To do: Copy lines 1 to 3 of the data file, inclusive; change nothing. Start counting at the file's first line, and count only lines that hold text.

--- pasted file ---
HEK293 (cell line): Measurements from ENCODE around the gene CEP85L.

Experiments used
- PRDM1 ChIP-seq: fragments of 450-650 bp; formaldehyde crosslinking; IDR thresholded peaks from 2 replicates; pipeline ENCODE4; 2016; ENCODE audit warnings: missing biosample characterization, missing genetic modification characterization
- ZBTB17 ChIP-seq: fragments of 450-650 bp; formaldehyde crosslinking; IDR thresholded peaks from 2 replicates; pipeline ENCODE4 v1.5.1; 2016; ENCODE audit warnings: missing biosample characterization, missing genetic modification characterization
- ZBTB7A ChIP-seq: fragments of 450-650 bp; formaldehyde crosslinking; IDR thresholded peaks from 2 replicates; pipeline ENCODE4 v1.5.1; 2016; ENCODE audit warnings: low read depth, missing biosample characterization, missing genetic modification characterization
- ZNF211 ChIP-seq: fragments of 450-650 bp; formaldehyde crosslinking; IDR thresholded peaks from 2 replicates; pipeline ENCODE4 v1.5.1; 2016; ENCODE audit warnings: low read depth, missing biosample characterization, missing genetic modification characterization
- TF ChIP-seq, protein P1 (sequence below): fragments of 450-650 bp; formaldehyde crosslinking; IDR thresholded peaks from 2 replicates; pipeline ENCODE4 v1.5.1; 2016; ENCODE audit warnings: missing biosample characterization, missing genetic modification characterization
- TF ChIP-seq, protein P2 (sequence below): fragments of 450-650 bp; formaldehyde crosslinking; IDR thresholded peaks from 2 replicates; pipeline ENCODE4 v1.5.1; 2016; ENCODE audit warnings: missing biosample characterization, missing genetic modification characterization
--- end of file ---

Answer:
HEK293 (cell line): Measurements from ENCODE around the gene CEP85L.

Experiments used
- PRDM1 ChIP-seq: fragments of 450-650 bp; formaldehyde crosslinking; IDR thresholded peaks from 2 replicates; pipeline ENCODE4; 2016; ENCODE audit warnings: missing biosample characterization, missing genetic modification characterization